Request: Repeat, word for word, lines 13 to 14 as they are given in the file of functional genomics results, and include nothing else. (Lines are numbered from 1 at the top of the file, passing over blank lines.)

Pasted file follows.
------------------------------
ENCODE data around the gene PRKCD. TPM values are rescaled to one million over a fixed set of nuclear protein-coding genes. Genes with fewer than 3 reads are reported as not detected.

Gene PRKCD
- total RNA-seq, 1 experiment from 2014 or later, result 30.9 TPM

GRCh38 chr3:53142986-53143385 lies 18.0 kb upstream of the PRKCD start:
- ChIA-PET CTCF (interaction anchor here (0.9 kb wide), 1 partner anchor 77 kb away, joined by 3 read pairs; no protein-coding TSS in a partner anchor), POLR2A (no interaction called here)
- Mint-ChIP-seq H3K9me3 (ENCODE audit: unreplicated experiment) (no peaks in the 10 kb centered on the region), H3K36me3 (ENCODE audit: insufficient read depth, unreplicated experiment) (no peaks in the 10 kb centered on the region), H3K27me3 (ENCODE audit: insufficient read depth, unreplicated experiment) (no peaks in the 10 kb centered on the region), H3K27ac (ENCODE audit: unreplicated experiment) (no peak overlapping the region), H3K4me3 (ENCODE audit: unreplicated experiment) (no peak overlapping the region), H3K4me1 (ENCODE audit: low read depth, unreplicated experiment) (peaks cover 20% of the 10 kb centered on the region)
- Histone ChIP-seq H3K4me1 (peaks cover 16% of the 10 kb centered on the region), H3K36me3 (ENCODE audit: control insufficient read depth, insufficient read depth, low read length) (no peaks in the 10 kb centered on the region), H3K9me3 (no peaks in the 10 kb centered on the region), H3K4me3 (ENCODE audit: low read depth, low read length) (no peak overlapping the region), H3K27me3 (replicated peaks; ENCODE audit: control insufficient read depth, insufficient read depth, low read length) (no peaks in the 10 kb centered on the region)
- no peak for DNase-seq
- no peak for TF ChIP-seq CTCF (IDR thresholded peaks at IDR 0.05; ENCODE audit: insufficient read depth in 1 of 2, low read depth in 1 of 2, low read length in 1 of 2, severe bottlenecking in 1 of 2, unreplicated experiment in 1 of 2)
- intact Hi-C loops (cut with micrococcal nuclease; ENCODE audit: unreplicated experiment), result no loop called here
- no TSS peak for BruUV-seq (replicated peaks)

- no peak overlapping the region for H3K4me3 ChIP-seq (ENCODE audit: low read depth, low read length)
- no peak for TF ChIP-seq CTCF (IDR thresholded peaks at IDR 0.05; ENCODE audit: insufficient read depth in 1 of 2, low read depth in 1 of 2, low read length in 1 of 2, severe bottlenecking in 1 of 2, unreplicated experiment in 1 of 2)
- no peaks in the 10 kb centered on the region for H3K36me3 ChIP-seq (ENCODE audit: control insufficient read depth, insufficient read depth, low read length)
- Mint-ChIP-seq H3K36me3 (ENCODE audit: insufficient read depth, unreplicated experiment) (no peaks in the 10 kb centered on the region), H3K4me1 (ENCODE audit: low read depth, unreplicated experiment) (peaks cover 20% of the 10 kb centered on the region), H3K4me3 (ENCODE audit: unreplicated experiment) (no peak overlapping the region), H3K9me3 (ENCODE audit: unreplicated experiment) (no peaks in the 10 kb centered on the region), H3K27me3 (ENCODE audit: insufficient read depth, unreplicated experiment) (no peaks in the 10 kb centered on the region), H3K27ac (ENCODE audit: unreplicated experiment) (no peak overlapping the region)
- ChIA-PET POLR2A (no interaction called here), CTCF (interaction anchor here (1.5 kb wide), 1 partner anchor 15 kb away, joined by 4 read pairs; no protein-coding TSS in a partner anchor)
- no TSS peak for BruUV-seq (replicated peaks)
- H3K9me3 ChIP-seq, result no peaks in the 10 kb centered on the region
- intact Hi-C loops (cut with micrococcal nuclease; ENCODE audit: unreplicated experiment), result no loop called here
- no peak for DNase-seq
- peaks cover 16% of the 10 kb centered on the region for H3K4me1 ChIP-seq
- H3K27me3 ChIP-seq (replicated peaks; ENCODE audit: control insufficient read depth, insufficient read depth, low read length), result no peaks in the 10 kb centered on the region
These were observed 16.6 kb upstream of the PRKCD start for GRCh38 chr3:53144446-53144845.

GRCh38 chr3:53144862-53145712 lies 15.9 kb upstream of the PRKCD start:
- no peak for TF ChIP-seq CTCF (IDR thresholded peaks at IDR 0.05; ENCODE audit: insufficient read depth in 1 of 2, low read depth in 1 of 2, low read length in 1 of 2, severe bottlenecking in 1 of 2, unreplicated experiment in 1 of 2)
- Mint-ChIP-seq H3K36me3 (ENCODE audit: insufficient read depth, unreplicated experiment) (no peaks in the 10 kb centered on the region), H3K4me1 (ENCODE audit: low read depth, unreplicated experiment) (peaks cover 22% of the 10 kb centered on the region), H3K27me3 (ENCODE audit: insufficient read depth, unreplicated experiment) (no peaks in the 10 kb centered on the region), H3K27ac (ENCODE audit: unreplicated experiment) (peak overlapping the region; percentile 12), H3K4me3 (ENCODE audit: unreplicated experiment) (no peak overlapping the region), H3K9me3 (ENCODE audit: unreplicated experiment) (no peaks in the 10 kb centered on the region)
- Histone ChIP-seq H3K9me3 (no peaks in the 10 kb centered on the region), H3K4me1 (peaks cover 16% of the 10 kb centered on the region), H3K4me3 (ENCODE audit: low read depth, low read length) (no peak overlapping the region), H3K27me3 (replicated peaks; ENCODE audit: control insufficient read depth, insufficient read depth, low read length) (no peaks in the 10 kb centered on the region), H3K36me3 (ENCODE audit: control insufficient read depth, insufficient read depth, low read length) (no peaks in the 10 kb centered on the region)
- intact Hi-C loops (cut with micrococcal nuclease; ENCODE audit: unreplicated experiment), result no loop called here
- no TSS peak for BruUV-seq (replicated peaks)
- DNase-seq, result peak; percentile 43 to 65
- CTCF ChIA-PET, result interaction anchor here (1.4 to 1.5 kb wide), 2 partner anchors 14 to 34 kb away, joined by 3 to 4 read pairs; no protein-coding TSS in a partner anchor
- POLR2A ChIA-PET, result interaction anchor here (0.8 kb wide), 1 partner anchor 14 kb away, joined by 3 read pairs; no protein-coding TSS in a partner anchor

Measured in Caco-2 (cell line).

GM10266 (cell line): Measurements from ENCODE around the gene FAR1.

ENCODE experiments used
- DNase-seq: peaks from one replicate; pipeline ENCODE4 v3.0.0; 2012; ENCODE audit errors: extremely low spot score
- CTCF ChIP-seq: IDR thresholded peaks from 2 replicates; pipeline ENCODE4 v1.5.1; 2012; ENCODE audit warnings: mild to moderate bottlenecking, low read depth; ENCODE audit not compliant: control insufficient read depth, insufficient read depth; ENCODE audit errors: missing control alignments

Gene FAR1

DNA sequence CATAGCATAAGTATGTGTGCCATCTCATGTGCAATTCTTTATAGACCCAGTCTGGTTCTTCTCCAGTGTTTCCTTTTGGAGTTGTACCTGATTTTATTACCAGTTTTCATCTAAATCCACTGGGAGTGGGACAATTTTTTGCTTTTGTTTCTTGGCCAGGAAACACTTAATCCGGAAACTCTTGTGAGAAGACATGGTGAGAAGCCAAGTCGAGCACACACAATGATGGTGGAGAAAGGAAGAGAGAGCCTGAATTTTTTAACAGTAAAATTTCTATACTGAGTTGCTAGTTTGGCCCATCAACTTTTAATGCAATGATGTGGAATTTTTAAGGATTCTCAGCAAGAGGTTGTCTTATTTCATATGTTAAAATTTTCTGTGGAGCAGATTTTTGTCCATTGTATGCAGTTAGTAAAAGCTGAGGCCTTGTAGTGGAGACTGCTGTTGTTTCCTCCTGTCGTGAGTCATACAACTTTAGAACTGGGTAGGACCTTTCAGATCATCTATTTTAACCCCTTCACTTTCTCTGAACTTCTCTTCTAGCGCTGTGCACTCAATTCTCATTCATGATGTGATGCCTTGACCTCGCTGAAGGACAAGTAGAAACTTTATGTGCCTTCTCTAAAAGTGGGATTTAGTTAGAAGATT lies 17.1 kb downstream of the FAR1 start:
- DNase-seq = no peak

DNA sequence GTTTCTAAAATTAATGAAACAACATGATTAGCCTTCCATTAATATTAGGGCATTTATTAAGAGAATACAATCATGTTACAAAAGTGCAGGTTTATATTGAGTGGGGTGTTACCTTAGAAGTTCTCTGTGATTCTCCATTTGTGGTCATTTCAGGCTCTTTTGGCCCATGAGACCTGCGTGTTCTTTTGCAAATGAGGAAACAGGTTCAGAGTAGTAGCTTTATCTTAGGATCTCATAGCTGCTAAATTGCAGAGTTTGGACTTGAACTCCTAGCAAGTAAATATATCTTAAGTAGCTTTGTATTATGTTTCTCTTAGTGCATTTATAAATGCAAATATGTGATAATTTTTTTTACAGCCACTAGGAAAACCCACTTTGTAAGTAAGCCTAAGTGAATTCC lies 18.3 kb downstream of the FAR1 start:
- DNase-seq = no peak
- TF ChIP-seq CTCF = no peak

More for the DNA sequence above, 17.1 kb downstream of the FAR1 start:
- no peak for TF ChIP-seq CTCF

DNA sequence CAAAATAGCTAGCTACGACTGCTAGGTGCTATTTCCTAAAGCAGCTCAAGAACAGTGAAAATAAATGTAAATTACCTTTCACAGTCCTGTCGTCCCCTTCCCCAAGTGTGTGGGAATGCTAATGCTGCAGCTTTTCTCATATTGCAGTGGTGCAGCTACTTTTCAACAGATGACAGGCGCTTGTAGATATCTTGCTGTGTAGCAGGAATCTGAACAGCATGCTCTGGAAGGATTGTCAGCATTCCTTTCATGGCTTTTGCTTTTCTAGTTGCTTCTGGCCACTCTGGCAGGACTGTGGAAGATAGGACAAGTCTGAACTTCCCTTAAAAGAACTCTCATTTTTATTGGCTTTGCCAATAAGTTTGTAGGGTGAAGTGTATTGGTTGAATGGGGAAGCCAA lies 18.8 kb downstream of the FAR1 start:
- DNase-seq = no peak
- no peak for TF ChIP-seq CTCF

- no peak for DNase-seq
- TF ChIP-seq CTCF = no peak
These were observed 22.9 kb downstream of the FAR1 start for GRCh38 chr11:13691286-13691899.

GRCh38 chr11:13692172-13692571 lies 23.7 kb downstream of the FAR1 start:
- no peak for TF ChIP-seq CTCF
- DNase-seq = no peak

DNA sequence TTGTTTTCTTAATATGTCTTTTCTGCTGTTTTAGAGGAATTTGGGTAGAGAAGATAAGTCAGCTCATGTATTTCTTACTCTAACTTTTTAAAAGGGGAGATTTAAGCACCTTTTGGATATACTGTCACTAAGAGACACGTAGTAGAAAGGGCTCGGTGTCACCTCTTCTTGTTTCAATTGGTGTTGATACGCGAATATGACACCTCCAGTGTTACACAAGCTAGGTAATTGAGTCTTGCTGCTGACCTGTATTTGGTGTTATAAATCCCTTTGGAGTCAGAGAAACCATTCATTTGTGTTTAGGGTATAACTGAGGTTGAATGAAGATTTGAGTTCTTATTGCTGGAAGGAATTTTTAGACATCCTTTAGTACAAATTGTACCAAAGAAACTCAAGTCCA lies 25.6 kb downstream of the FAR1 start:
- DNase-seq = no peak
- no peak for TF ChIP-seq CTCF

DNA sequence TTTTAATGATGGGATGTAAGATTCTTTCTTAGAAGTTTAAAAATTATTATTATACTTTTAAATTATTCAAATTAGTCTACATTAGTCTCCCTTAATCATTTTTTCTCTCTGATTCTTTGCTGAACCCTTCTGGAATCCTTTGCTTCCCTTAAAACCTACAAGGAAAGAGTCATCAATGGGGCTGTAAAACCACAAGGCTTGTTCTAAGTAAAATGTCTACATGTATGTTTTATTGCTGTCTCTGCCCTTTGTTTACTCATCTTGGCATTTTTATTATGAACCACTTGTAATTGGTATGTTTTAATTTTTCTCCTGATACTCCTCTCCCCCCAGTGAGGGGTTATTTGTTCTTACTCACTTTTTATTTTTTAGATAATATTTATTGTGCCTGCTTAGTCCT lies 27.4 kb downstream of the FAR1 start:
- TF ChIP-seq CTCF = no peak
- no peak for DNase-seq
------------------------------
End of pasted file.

- no peak for TF ChIP-seq CTCF (IDR thresholded peaks at IDR 0.05; ENCODE audit: insufficient read depth in 1 of 2, low read depth in 1 of 2, low read length in 1 of 2, severe bottlenecking in 1 of 2, unreplicated experiment in 1 of 2)
- no peaks in the 10 kb centered on the region for H3K36me3 ChIP-seq (ENCODE audit: control insufficient read depth, insufficient read depth, low read length)